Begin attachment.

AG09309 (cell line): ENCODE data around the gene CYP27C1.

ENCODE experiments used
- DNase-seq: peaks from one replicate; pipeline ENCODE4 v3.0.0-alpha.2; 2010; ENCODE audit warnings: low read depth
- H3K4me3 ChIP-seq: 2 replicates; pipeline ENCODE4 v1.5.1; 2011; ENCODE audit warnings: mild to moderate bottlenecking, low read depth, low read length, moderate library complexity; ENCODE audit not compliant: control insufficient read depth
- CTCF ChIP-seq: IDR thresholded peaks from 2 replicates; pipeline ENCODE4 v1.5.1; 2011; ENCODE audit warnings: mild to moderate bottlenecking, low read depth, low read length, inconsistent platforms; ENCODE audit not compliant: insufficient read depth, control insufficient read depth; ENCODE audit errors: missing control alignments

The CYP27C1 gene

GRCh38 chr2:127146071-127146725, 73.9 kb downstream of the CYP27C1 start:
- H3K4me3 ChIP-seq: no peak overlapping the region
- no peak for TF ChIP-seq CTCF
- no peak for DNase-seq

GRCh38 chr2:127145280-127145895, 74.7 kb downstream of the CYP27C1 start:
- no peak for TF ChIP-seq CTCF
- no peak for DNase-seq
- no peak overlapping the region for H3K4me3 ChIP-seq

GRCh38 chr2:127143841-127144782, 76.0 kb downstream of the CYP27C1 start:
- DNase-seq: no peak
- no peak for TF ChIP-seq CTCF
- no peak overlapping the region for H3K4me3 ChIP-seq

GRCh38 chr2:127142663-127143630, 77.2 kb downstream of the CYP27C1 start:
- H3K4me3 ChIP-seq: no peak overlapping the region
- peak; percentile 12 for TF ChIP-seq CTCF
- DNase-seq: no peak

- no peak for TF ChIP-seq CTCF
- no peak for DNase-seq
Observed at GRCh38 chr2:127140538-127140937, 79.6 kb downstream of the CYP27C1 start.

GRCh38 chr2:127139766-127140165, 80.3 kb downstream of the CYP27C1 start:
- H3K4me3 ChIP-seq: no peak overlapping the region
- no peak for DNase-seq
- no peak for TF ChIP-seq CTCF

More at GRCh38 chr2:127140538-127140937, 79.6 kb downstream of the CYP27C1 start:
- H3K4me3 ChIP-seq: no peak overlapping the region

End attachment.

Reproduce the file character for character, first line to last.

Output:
AG09309 (cell line): ENCODE data around the gene CYP27C1.

ENCODE experiments used
- DNase-seq: peaks from one replicate; pipeline ENCODE4 v3.0.0-alpha.2; 2010; ENCODE audit warnings: low read depth
- H3K4me3 ChIP-seq: 2 replicates; pipeline ENCODE4 v1.5.1; 2011; ENCODE audit warnings: mild to moderate bottlenecking, low read depth, low read length, moderate library complexity; ENCODE audit not compliant: control insufficient read depth
- CTCF ChIP-seq: IDR thresholded peaks from 2 replicates; pipeline ENCODE4 v1.5.1; 2011; ENCODE audit warnings: mild to moderate bottlenecking, low read depth, low read length, inconsistent platforms; ENCODE audit not compliant: insufficient read depth, control insufficient read depth; ENCODE audit errors: missing control alignments

The CYP27C1 gene

GRCh38 chr2:127146071-127146725, 73.9 kb downstream of the CYP27C1 start:
- H3K4me3 ChIP-seq: no peak overlapping the region
- no peak for TF ChIP-seq CTCF
- no peak for DNase-seq

GRCh38 chr2:127145280-127145895, 74.7 kb downstream of the CYP27C1 start:
- no peak for TF ChIP-seq CTCF
- no peak for DNase-seq
- no peak overlapping the region for H3K4me3 ChIP-seq

GRCh38 chr2:127143841-127144782, 76.0 kb downstream of the CYP27C1 start:
- DNase-seq: no peak
- no peak for TF ChIP-seq CTCF
- no peak overlapping the region for H3K4me3 ChIP-seq

GRCh38 chr2:127142663-127143630, 77.2 kb downstream of the CYP27C1 start:
- H3K4me3 ChIP-seq: no peak overlapping the region
- peak; percentile 12 for TF ChIP-seq CTCF
- DNase-seq: no peak

- no peak for TF ChIP-seq CTCF
- no peak for DNase-seq
Observed at GRCh38 chr2:127140538-127140937, 79.6 kb downstream of the CYP27C1 start.

GRCh38 chr2:127139766-127140165, 80.3 kb downstream of the CYP27C1 start:
- H3K4me3 ChIP-seq: no peak overlapping the region
- no peak for DNase-seq
- no peak for TF ChIP-seq CTCF

More at GRCh38 chr2:127140538-127140937, 79.6 kb downstream of the CYP27C1 start:
- H3K4me3 ChIP-seq: no peak overlapping the region